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Your wife sound’s like mine always wanting the newest tech as soon as it comes out one the other hand I am like you I resist change and new thing’s as long as possible the only new tech I like is the cell phone & kindle [basic without all the toy; & app’s]

@Renegade.
Mrs. Triedaq is interesting on wanting new technology. She won’t give up her 2003 4Runner and keeps it looking like it just left the showroom. On the other hand, when we saw a flat screen plasma TV set in a store 15 years ago, she was in favour of buying it even though the price was over $5000. We waited for the later LCD TV and the price to drop for a set that cost 1/10 th as much.
One thing about Mrs. Triedaq is she hates shopping. We had to replace a 29 year old dishwasher a year ago. It was made difficult by our big box stores that had all kinds of models on display but would have to order any model we chose. We don’t have independently owned appliance stores in my area any more. Our washing machine is 28 years old. Two years ago I spent $275 having a shaft bearing replaced. It was repaired on site in two hours and saved me the agony of shopping for a replacement.

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My wife also hate’s when she has to go to the store but online shopping that’s another whole different thing a few year’s ago it got so bad we were on a first name basis with the fedex driver’s.

I’m all for upgrading when it’s necessary, but when it’s not necessary, I’m all about saving money.

Recently, the charging port on my iPhone 6s wore out, so I removed my SIM chip, put it in an old iPhone 5s, and paid $50 to have the charging port on the iPhone 6s replaced rather than pay $500 for a new iPhone. Once the 6s was repaired, I removed the SIM chip from the 5s and put it back in the 6s.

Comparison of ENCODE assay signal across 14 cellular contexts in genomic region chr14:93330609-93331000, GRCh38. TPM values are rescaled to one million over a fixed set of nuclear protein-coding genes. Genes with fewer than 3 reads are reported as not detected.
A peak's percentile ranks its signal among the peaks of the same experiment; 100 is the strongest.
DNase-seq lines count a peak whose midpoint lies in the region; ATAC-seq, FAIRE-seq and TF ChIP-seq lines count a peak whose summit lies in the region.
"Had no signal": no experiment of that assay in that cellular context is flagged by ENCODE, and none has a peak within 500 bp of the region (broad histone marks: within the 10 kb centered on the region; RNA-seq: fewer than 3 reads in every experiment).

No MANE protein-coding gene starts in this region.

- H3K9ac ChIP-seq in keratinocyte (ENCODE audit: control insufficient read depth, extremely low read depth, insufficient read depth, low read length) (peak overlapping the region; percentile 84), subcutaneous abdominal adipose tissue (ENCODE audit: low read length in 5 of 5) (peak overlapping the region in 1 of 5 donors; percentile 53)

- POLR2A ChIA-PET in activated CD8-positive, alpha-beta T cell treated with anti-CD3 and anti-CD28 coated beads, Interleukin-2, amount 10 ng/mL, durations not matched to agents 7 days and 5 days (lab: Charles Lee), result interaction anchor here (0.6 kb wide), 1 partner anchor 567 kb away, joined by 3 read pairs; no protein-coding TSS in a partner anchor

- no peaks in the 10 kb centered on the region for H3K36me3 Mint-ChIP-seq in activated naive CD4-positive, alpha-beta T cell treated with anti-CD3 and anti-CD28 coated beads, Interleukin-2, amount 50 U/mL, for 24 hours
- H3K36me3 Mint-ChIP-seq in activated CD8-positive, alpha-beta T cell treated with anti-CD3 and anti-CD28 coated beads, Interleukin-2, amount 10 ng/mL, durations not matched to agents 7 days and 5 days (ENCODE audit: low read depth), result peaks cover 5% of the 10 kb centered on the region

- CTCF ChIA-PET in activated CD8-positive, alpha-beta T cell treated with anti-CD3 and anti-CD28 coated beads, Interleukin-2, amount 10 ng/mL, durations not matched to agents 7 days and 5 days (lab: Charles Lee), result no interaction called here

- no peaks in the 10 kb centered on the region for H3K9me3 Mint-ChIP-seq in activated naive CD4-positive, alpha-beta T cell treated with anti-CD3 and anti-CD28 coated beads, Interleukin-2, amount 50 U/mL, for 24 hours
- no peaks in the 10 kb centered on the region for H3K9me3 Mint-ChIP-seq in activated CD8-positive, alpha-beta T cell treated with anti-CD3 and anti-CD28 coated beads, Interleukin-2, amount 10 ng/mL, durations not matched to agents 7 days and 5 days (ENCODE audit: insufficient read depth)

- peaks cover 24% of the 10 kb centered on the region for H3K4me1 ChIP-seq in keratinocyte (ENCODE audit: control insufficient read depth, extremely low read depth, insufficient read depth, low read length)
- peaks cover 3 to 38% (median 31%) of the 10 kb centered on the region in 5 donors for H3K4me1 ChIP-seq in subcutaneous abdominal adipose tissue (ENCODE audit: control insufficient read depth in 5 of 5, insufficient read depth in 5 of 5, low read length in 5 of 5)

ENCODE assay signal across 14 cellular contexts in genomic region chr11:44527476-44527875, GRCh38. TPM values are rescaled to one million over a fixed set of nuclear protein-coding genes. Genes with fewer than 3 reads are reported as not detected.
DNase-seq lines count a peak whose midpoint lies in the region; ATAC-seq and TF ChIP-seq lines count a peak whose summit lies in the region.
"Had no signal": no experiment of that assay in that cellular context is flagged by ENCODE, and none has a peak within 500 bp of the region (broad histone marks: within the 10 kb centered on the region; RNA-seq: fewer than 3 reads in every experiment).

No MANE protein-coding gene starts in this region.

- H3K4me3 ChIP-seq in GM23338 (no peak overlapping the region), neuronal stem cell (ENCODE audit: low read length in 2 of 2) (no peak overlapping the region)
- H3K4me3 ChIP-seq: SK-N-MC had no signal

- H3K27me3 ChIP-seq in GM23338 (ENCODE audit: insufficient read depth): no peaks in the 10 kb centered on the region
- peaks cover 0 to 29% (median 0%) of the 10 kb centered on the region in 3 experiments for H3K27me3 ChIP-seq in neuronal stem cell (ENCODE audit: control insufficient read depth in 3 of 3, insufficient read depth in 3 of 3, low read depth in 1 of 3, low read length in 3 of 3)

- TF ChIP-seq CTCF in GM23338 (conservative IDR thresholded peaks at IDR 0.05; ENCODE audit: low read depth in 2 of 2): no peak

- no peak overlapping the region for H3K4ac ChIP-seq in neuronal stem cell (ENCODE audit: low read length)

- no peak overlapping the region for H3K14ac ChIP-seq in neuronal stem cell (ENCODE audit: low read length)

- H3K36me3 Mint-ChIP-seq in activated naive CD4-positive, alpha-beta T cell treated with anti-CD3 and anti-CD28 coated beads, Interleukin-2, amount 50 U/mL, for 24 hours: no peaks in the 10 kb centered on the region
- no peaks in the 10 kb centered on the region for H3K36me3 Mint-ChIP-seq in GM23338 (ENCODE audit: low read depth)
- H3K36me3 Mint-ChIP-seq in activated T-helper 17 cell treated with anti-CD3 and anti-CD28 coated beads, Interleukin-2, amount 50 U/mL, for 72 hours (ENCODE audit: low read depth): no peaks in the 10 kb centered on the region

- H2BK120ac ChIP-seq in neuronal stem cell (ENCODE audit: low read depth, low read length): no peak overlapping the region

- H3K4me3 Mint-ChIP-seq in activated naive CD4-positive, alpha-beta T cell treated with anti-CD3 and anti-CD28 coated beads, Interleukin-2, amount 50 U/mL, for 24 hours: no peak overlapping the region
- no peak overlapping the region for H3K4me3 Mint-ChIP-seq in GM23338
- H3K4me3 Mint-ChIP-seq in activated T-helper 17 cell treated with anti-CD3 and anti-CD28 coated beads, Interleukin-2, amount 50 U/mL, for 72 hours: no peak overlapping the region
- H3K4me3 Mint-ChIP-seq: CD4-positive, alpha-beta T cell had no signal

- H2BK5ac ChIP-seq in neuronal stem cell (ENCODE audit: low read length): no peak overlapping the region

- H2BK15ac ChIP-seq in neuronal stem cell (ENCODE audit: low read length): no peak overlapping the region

Apple’s newest iPhone is the 11, but as far as I’m concerned, they peaked at the 6s. (It even sounds like “success” when you say “6s.”) Every feature they’ve added since then (and taken away, like the headphone jack) has been superfluous. I don’t need three cameras on the back of my phone, and I like having a headphone jack, so as long as I can get my 6s repaired, and as long as Apple keeps supporting the 6s, I’m going to keep using it and repairing it.

…and just to keep this car related, the moment my 6s pairs with my mother’s Jetta, my 6s tells me the ETA to wherever it thinks I’m headed, whether it is work or the grocery store.

How does that make you feel? I don’t like that the Apple map app turns itself on and tells me where it thinks I’m going. I don’t mind directions when I ask for them, but monitoring my every move is unnerving. I don’t think anyone cares, but it bothers me anyway. I allowed location access whenever the app is active, but it ignored that setting apparently.